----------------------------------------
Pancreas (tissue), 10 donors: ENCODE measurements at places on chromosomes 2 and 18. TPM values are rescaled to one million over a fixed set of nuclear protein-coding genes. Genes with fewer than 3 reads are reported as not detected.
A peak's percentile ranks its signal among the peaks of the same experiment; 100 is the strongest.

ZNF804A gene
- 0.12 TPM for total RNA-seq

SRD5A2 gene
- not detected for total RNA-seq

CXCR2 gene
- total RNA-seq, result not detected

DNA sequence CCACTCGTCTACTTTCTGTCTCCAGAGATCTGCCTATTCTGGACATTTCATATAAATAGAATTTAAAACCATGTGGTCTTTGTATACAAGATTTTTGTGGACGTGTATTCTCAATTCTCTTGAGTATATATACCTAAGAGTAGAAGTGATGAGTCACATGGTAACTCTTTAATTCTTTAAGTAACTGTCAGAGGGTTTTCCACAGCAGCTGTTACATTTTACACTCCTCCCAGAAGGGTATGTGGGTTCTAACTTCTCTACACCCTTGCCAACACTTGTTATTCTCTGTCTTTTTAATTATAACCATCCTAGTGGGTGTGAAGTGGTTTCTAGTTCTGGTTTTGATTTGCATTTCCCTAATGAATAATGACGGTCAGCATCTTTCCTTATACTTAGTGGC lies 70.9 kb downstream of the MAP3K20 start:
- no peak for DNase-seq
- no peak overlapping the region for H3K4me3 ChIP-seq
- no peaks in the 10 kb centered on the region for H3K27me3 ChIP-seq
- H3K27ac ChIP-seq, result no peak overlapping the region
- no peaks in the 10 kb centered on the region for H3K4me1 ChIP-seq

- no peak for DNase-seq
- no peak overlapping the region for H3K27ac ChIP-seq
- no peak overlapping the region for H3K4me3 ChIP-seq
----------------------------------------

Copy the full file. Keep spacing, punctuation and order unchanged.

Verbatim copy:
Pancreas (tissue), 10 donors: ENCODE measurements at places on chromosomes 2 and 18. TPM values are rescaled to one million over a fixed set of nuclear protein-coding genes. Genes with fewer than 3 reads are reported as not detected.
A peak's percentile ranks its signal among the peaks of the same experiment; 100 is the strongest.

ZNF804A gene
- 0.12 TPM for total RNA-seq

SRD5A2 gene
- not detected for total RNA-seq

CXCR2 gene
- total RNA-seq, result not detected

DNA sequence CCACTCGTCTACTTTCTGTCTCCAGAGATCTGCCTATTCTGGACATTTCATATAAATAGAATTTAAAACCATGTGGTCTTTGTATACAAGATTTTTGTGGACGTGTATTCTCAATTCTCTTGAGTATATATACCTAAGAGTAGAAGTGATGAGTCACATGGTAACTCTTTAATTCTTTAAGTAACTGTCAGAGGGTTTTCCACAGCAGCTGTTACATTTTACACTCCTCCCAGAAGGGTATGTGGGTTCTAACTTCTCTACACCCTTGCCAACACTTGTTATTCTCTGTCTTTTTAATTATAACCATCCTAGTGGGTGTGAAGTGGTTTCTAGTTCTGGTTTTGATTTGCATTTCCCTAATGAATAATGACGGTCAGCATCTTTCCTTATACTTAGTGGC lies 70.9 kb downstream of the MAP3K20 start:
- no peak for DNase-seq
- no peak overlapping the region for H3K4me3 ChIP-seq
- no peaks in the 10 kb centered on the region for H3K27me3 ChIP-seq
- H3K27ac ChIP-seq, result no peak overlapping the region
- no peaks in the 10 kb centered on the region for H3K4me1 ChIP-seq

- no peak for DNase-seq
- no peak overlapping the region for H3K27ac ChIP-seq
- no peak overlapping the region for H3K4me3 ChIP-seq